4 posts • Page 1 of 1
I understand that strong acids lose protons more easily and therefore have weaker bonds. However, I'm a little unclear one what it means by "oxoacids are more ready to lose protons if the resulting anion is stabilized by electron withdrawing atoms which delocalize and stable the negative charge". Can someone clarify/put this in simpler terms?
I think this has a lot to do with the fact that the more resonance a molecule has, the more stable it is. For example, we talked about how benzene is very stable because it has delocalized electrons, and the carbon-carbon bonds are all in between single and double bond lengths. The molecule is stable because when the electrons are shared equally between that ring, it is harder for the ring to be broken apart. Anions that have more resonance structures after the proton is donated are therefore more stable.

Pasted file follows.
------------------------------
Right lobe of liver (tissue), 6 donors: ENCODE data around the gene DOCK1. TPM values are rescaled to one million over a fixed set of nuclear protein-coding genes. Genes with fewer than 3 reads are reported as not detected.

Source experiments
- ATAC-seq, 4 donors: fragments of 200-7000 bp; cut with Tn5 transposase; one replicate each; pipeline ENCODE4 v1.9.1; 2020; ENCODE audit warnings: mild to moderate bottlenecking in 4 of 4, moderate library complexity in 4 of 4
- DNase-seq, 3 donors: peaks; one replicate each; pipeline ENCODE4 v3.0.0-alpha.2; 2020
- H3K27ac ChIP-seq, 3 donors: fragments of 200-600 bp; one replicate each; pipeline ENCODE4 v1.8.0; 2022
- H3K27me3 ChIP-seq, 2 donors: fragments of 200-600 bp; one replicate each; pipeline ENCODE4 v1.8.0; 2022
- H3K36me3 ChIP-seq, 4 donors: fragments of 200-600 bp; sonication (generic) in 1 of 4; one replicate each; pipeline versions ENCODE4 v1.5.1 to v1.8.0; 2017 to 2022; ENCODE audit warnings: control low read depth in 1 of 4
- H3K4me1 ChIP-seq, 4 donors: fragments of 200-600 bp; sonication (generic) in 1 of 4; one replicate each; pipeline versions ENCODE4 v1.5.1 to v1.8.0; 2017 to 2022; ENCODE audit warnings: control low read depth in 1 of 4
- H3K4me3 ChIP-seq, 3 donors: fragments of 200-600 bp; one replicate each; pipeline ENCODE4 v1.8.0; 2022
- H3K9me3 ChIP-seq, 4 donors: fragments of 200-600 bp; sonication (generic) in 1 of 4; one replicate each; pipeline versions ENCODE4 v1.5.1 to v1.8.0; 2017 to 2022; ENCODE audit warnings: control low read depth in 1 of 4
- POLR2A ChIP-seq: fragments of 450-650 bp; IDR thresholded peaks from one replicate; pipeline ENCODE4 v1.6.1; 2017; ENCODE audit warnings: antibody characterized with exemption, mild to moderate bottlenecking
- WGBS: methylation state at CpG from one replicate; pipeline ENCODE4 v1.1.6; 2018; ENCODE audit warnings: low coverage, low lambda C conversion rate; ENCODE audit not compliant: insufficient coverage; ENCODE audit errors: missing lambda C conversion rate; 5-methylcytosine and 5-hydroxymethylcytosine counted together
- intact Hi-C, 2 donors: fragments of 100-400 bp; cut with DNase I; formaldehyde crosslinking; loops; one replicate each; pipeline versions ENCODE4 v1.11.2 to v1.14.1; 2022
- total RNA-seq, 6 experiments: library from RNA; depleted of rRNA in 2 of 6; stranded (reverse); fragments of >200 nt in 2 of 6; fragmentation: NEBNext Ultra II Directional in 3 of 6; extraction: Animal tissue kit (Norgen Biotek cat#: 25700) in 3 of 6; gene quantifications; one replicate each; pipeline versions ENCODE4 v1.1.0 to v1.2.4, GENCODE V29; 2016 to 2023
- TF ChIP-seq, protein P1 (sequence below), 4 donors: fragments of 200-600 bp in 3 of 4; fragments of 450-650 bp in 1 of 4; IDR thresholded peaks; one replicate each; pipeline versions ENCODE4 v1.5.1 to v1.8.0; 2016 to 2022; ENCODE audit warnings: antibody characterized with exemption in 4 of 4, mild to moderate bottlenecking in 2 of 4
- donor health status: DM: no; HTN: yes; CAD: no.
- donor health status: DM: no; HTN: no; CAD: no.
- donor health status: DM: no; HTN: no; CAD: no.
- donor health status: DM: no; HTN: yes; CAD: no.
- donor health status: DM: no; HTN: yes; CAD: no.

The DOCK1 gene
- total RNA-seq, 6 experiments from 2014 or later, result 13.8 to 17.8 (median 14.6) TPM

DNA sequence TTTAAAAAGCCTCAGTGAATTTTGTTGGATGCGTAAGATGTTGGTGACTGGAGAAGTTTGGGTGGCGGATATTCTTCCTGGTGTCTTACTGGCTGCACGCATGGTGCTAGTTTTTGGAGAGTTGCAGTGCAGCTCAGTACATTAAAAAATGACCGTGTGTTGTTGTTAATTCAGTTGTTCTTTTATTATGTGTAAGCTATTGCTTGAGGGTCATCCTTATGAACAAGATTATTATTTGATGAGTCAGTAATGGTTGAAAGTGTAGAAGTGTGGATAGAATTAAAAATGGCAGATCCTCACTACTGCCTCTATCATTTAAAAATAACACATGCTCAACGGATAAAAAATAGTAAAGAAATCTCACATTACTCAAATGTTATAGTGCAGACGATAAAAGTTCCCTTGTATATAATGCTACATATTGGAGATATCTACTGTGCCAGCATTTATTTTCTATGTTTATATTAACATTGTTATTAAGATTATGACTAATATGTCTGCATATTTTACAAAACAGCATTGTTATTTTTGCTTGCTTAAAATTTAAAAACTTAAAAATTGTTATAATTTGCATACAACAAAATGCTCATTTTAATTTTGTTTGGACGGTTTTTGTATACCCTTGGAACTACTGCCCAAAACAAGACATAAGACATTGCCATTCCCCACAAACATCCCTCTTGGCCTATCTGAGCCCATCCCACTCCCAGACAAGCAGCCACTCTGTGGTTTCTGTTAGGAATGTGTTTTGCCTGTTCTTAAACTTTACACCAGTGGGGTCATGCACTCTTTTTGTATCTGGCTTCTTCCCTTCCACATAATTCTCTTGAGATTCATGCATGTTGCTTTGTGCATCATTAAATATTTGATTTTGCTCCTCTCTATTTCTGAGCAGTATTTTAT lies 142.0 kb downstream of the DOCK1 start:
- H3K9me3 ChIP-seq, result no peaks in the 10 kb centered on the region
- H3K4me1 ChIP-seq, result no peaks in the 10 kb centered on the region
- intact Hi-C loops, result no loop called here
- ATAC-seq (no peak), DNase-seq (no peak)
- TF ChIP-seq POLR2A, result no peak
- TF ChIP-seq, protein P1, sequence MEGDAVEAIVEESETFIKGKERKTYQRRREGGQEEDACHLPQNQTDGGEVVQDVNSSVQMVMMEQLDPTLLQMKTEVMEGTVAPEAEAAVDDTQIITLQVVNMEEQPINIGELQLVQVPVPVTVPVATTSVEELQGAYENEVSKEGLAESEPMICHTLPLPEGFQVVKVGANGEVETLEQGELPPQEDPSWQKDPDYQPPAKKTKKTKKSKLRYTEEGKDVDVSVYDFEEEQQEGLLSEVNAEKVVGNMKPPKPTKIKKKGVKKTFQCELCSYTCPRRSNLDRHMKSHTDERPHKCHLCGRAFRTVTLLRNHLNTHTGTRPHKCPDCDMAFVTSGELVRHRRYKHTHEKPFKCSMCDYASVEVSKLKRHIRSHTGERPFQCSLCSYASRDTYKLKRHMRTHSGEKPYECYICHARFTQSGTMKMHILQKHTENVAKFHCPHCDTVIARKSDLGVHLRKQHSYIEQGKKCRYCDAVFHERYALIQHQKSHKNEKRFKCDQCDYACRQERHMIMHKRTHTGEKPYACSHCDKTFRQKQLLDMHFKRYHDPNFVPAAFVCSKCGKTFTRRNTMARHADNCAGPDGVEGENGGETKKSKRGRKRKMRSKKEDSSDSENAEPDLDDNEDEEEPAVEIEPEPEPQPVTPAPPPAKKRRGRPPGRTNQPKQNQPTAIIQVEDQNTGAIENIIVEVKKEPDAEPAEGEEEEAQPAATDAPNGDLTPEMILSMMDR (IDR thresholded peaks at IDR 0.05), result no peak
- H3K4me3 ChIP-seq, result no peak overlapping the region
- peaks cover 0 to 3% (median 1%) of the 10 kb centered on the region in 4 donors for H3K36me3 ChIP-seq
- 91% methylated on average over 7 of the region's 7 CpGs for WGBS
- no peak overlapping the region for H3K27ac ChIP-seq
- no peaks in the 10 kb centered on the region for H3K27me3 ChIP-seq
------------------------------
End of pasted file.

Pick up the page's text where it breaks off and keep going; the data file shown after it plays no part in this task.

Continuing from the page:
The example given in class compared HClO with HBrO and HIO and said that HClO is more acidic. Since Cl is more electronegative, it takes e- density away from O, thus stabilizing it (a stable resulting anion would drive the reaction forward). Taking e- density away from O makes the compound a stronger acid since it weakens the bond between H and O.
The reason why or acids are more read to lose e- is because usually the H proton is bonded to the oxygen. When the hydrogen is removed it results in a negative charge on the oxygen. In oxacids this negative charge on the oxygen is democratized from strong anions that pull the negative charge away from the oxygen. Because of this the H proton can be easily removed because there is less of a negative charge that will keep it from bonding right back to the oxygen atom.
Who is online
Users browsing this forum: No registered users and 1 guest